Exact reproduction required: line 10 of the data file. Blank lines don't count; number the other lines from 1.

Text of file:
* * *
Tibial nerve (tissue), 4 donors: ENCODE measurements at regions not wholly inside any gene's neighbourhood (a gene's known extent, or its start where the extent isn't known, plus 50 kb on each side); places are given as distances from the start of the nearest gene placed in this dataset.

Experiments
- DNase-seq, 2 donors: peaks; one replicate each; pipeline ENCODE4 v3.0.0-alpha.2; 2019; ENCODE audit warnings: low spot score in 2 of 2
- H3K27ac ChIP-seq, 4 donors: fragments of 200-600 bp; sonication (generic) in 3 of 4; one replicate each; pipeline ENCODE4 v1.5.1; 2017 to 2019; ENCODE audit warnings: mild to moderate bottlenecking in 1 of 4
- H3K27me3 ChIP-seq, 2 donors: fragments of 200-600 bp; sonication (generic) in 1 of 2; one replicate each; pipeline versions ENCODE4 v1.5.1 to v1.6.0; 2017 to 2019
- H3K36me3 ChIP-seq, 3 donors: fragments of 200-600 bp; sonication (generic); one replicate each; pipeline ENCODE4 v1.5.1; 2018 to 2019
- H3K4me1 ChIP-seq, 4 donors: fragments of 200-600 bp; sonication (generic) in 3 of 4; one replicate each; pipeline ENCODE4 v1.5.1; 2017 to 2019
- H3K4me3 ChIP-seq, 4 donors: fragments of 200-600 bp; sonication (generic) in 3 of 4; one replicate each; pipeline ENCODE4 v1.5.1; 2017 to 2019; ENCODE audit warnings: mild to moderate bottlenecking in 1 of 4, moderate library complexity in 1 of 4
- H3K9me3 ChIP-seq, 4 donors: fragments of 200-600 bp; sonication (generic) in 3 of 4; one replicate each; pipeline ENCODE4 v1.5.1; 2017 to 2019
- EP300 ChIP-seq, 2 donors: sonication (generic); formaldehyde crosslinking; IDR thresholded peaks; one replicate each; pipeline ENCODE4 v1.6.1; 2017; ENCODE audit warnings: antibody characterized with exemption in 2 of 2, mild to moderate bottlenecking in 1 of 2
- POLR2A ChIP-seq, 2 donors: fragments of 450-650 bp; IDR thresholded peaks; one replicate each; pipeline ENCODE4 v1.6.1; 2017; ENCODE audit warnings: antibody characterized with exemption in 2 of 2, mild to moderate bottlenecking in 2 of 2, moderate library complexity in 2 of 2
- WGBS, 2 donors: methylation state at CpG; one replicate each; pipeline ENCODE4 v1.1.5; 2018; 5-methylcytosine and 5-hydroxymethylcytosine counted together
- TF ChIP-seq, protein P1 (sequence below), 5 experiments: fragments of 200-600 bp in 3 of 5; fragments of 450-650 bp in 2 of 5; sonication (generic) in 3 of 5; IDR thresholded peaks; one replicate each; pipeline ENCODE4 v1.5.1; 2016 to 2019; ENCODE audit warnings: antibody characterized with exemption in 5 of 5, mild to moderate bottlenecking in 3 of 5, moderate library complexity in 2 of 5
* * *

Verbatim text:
- EP300 ChIP-seq, 2 donors: sonication (generic); formaldehyde crosslinking; IDR thresholded peaks; one replicate each; pipeline ENCODE4 v1.6.1; 2017; ENCODE audit warnings: antibody characterized with exemption in 2 of 2, mild to moderate bottlenecking in 1 of 2